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Alarming rise in student mental health problems shows new Higher Education Student Health Survey. As many as one in three students struggle with mental health problems. Financial difficulties and study stress are significant factors in this. SAMOK and SYL demand extensive and significant measures to increase student support services.

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A committee investigating alternatives for increasing users’ freedom of choice and multichannel funding options for the social and health care (SOTE) reform in Finland published its final report today, 31 May. On the topic of student health care, the report recommends ensuring that the Finnish Student Health Services’ (FSHS) can continue as a service provider during the initial phase of the reform. The national higher education students’ unions of in Finland, SAMOK and SYL, welcome the mentioning of student health care in the report but do not accept making FSHS only a temporary, first phase solution.

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We the national unions of students in the Nordic and Baltic countries (NOM, Nordiskt Ordförande Møte) condemn the rise of extreme right-wing movements and discrimination of international students in the Nordic and Baltic countries.

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‘We ask only one thing of the budget negotiators: Give us back our belief in the future!’ The organisations will supervise the budgetary framework negotiations and organise a pop up restaurant with student food. Traditional student delicacies will be served to negotiators at 7:30am. The campaign is intended to remind budget negotiators about the consequences slashing student financial aid will have on student finances, which are already in a bad state.

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The European students call on the Government of Finland to preserve the right and the opportunity to education for all, regardless of their background.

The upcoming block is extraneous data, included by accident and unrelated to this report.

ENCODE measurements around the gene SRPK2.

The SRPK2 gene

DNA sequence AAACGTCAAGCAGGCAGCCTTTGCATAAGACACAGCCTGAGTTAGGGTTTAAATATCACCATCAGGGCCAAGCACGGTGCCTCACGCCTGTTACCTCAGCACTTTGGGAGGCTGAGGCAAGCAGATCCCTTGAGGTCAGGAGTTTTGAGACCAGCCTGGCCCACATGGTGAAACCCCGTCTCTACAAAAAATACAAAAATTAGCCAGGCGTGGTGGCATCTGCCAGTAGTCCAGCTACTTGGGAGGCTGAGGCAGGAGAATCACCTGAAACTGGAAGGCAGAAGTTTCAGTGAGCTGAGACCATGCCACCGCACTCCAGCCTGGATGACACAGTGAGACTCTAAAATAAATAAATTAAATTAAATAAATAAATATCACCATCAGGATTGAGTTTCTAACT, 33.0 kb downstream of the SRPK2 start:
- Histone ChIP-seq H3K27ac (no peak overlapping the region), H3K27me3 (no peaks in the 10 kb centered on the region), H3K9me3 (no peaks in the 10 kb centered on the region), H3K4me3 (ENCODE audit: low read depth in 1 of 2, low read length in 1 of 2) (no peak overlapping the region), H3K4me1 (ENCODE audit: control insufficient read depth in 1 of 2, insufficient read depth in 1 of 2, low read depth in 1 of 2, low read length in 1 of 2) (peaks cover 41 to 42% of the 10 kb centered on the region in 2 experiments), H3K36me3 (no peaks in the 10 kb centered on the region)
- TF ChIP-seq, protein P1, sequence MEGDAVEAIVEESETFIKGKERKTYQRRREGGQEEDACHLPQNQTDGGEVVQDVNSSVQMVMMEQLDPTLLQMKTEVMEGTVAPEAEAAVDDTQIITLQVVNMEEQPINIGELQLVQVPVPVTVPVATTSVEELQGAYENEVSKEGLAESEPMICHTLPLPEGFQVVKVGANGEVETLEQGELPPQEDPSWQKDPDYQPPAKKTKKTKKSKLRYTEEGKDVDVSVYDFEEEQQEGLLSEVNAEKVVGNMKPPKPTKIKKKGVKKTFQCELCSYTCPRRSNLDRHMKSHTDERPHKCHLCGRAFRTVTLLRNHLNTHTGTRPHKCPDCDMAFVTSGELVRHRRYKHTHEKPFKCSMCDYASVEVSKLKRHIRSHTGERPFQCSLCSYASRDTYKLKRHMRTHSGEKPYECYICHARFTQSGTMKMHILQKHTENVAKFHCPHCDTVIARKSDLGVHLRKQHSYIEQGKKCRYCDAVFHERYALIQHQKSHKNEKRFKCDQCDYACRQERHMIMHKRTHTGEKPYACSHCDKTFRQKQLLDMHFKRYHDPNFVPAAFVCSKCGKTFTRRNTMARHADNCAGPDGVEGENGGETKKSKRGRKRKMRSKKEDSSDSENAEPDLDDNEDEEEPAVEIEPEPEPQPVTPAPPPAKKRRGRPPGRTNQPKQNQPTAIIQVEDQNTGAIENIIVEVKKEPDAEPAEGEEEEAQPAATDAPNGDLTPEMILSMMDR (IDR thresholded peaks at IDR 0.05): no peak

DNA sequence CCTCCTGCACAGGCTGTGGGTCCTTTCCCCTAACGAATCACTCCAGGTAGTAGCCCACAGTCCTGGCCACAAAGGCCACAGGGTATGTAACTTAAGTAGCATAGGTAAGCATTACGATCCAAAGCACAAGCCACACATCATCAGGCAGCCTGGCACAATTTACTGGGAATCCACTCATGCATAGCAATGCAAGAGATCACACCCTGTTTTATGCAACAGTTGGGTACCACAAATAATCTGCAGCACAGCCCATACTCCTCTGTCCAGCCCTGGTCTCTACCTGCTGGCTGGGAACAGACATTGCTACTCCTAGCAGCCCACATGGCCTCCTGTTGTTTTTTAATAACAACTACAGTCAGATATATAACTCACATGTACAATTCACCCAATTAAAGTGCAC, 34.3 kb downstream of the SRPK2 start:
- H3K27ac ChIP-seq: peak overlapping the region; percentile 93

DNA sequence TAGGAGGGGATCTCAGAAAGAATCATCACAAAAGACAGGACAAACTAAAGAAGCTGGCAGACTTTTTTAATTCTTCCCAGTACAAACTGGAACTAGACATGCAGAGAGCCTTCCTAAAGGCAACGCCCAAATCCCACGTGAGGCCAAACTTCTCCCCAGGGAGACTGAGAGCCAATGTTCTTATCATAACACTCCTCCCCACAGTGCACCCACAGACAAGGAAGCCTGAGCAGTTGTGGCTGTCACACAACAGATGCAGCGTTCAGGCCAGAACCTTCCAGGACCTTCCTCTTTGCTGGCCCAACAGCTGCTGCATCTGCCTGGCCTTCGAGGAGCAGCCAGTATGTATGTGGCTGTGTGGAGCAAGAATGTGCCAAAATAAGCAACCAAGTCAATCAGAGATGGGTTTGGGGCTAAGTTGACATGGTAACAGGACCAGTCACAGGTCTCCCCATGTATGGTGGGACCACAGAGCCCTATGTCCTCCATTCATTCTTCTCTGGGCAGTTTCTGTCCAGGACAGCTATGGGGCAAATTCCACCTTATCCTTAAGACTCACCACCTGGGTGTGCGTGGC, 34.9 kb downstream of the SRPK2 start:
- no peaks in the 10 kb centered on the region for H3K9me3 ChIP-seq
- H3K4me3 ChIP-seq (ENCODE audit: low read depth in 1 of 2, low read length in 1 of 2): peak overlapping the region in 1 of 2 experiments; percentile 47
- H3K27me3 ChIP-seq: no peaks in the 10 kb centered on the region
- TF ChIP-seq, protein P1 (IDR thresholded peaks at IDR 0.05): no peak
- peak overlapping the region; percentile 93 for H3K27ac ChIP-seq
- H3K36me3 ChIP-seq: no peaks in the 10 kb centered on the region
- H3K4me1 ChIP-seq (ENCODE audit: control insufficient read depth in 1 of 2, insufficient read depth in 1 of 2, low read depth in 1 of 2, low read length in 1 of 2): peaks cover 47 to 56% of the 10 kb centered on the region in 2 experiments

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'No matter that economics professors keep repeating that the student loan is a sound investment, the message is hard to believe. The current Government offers young people very little to believe in for the future,’ states SAMOK President Jemi Heinilä.

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From no other population group could the Government cut the group’s livelihood by 25% while having the nerve to call it a measure that increases societal justice,” says SAMOK’s President Jemi Heinilä.

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The Government proposes mandatory tuition fees of at least 1,500 euro for students from outside the EU and the EEA. SAMOK and SYL fiercely oppose tuition fees and are concerned for the future of the internationalisation of higher education in Finland.

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Student admissions are being announced and student organisations are worried about the transfers between upper secondary education and tertiary education as well as transfers between higher education institutions. Currently, transfer paths are not working well, which makes it harder for students to commence their studies and also affects the study flow.

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“We do understand the need for adjustments in state finances, but we cannot accept such one-sided cuts. Research shows that those with a higher level of education are also those who have the longest and most productive work careers. What sense is there in cutting where the expected profit for state finances is excellent? This is preposterous!”

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The Union of Students in Finnish Universities of Applied Sciences – SAMOK and The National Union of University Students in Finland (SYL) demand concrete action from the parliamentary candidates to save education.

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"Wisdom, education and innovation do not only live within Europe. We should not close our doors to a truly global world. We say no thank you to tuition fees!", the Presidents state.

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Build Finland’s education brand based on what we are famous for and good at. Education export has once again made headlines in Finland. And again the debate is stuck on introducing tuition fees for students from outside the EU and the EEA.

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The national unions of higher education students in Finland, SAMOK and SYL, demand more open decision-making and a reasonable, fact-based EU debate.

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The final report shows that the implementation of tuition fees has not advanced internationalisation, has not improved the attractiveness of Finnish higher education nor has it enhanced the quality of higher education offered in other languages than Finnish or Swedish. These were the points the Ministry of Education and Culture wanted to examine during the trial. The trial also showed that charging tuition fees is not profitable nor does it bring about savings. The Union of Student in Finnish Universities of Applied Sciences - SAMOK and the National Union of University Students in Finland (SYL) point out how this shows that there are neither financial nor qualitative grounds for Finland to charge tuition fees.

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